Posted by: Catherine Lugg | September 29, 2010

A Rutgers First Year Student Commits Suicide

On September 19, 2010, Rutgers University first year student Tyler Clementi was live broadcasted by his roommate having a sex with a man. On September 21, his roommate again livebroadcasted Tyler having sex with a man.

Not only did his roommate, Dharun Ravi, broadcast Tyler’s encounters, since Tyler had asked for privacy beforehand, Ravi “Tweeted” the upcoming broadcast each time.


“Roommate asked for the room till midnight. I went into molly’s room and turned on my webcam. I saw him making out with a dude. Yay,” Ravi said on his Twitter page in a Sept. 19 entry posted at 6:17 p.m.

According to several news accounts, on September 23, 22 2010, around 8:50 PM, Tyler Clementi parked his car, deposited his wallet and computer on the ground, and then jumped off the George Washington Bridge. He was 18 years old. His body has yet to be found.

I am saddened beyond belief. While I’ll write more about this later, my first response is this crime is closer to sexual assault than invasion of privacy (what Dharun Ravi and Molly Wei have been charged with by the Rutgers police). Clearly, they saw his queer life as a topic for derision and mockery. Just because they didn’t use baseball bats, doesn’t mean that Ravi and Wei did NOT pummel Clementi. By their homophobic and adolescent behavior, they battered his soul. And now, Tyler Clementi, a gay young man and gifted musician, is dead.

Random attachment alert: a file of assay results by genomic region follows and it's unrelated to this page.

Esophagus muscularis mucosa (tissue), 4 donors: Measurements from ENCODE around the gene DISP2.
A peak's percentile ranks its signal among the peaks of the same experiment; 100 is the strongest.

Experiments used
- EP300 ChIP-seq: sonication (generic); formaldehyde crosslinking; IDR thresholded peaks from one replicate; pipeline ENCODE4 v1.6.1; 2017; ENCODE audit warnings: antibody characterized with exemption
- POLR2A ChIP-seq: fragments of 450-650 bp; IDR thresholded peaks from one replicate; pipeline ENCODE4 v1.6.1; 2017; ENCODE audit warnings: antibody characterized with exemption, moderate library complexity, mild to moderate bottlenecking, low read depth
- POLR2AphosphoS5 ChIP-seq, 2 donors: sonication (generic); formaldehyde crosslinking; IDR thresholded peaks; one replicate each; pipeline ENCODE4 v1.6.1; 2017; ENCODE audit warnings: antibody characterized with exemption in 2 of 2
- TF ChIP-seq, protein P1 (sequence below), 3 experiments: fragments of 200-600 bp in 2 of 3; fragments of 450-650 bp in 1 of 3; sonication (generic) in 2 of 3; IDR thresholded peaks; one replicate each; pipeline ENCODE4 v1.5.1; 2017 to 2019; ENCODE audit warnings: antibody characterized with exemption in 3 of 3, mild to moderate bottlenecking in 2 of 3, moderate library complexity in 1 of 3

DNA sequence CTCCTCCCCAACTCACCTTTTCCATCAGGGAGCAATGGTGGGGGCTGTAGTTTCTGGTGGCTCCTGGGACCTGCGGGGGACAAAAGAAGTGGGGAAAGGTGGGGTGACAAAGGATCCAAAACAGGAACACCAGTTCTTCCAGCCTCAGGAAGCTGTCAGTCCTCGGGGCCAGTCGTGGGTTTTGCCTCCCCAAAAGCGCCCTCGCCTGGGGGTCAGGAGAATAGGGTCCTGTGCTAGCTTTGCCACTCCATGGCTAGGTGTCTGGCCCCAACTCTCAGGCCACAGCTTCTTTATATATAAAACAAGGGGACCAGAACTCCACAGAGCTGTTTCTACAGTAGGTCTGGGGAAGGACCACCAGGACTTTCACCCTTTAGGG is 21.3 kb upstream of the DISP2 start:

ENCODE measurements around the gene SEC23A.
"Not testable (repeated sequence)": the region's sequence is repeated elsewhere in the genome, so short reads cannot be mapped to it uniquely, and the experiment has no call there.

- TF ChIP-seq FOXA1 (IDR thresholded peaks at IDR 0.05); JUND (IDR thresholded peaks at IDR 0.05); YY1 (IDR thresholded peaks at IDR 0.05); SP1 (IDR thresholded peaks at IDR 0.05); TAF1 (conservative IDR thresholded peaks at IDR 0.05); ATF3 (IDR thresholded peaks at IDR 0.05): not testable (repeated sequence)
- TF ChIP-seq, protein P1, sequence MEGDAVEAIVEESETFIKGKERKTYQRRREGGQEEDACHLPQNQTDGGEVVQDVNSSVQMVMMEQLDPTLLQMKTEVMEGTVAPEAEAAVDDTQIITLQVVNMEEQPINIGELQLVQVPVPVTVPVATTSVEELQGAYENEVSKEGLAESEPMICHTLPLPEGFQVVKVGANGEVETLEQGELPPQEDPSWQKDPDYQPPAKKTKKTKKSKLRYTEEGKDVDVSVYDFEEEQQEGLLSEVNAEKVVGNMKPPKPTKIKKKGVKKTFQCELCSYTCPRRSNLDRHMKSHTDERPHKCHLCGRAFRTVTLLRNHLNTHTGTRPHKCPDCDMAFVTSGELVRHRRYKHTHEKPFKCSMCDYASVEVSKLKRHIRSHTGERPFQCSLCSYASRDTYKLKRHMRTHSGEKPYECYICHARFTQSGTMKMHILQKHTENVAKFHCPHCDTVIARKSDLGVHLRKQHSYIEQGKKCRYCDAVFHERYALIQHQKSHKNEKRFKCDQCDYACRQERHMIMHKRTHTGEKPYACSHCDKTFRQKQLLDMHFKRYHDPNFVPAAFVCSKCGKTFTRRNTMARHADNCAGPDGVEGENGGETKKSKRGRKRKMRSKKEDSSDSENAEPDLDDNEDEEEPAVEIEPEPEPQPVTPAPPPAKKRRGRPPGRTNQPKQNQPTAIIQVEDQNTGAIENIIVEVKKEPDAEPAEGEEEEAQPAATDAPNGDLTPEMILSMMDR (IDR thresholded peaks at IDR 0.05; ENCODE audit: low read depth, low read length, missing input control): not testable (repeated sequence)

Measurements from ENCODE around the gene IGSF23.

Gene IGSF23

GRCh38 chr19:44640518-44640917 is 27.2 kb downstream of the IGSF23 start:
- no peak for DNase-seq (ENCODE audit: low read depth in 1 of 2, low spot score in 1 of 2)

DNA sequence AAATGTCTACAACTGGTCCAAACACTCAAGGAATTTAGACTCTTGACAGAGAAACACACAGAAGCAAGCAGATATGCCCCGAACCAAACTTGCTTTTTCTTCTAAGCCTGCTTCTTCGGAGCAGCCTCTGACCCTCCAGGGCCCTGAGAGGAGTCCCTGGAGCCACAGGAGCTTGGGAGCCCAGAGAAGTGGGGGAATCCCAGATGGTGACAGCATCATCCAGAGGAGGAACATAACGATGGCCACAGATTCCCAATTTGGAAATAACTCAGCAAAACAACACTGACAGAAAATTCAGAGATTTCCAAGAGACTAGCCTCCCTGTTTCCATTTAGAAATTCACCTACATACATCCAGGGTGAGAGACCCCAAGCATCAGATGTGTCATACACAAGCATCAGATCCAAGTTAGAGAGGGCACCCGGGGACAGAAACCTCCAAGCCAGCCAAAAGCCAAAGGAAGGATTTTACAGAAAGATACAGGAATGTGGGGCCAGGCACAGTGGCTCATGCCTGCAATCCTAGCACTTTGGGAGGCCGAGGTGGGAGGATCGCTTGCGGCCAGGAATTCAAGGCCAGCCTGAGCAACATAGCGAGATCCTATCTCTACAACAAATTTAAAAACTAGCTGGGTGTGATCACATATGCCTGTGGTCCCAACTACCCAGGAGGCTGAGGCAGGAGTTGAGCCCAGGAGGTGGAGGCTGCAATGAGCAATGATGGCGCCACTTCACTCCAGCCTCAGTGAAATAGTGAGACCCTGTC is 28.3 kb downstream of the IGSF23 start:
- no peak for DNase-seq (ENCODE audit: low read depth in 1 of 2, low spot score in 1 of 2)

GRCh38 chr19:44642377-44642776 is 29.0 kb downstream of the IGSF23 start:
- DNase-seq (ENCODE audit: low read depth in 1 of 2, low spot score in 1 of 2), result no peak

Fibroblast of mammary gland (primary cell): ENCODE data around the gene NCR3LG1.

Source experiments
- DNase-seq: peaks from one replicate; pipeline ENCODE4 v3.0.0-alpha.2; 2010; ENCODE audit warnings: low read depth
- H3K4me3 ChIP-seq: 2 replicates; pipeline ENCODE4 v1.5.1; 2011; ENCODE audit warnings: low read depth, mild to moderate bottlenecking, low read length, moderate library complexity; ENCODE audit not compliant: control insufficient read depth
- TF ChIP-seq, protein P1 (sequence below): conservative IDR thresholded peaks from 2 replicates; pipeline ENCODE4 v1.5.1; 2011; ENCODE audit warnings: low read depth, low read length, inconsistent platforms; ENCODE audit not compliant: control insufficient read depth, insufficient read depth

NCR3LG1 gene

1. It looks like the authorities found his body. See:

  2. […] suicides of queer youth fail so utterly is because schools, colleges and universities (including Rutgers, alas) want to respond to “bullying” in general, in a rather abstract fashion instead the […]

  3. […] Clementi jumped off the George Washington Bridge after discovering Ravi had web-broadcasted Clementi’s sexual encounter with another man in his dorm room. According to the Newark Star Ledger: The defendant, Dharun Ravi, 19, of Plainsboro, faces two […]

  4. […] been watching these events ever since the news broke of Tyler Clementi’s suicide. It has been excruciating experience for me as an educator, queer scholar, and Rutgers faculty […]

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